Microsoft's new security feature for Windows 10 will make it more difficult for bad actors to infect your PC with malware.
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When converted to a read-only state, sensitive information housed in memory can't be accessed or modified. Protecting memory by making it read-only is valuable for the Windows kernel, inbox components, security products and third-party drivers, like anti-cheat and digital rights management software, Microsoft wrote in a blog post.
"For example, we've seen attackers use signed but vulnerable drivers to attack policy data structures and install a malicious, unsigned driver," Microsoft's Base Kernel Team wrote. "KDP mitigates such attacks by ensuring that policy data structures cannot be tampered with."
Microsoft described a handful of secondary benefits generated by the Data Protection feature:
- Performance improvements – KDP lessens the burden on attestation components, which would no longer need to periodically verify data variables that have been write-protected
- Reliability improvements – KDP makes it easier to diagnose memory corruption bugs that don’t necessarily represent security vulnerabilities
- Providing an incentive for driver developers and vendors to improve compatibility with virtualization-based security, improving adoption of these technologies in the ecosystem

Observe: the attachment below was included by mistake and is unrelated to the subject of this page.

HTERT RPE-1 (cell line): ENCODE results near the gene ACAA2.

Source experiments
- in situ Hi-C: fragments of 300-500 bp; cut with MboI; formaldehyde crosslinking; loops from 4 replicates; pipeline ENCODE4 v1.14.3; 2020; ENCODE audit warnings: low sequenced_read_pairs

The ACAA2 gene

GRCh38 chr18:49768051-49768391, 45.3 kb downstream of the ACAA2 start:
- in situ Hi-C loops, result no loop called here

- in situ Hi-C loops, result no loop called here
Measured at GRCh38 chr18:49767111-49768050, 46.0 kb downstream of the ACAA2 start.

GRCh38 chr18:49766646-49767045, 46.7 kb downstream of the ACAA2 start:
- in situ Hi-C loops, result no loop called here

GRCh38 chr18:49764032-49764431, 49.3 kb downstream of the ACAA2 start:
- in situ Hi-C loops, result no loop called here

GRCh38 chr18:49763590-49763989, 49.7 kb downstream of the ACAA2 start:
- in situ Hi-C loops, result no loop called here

Microsoft suggested the KDP concept was created in response to attackers shifting their techniques toward data corruption now that security technology can ward off memory corruption attacks.
"Attackers use data corruption techniques to target system security policy, escalate privileges, tamper with security attestation, modify “initialize once” data structures, among others," Microsoft notes.
KDP is available now for any computer with Intel, AMD or ARM virtualization extensions. It is also supported on laptops with second-level address translation, or NPT for AMD, EPT for Intel and Stage 2 for ARM.
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Phillip Tracy is the assistant managing editor at Laptop Mag where he reviews laptops, phones and other gadgets while covering the latest industry news. After graduating with a journalism degree from the University of Texas at Austin, Phillip became a tech reporter at the Daily Dot. There, he wrote reviews for a range of gadgets and covered everything from social media trends to cybersecurity. Prior to that, he wrote for RCR Wireless News covering 5G and IoT. When he's not tinkering with devices, you can find Phillip playing video games, reading, traveling or watching soccer.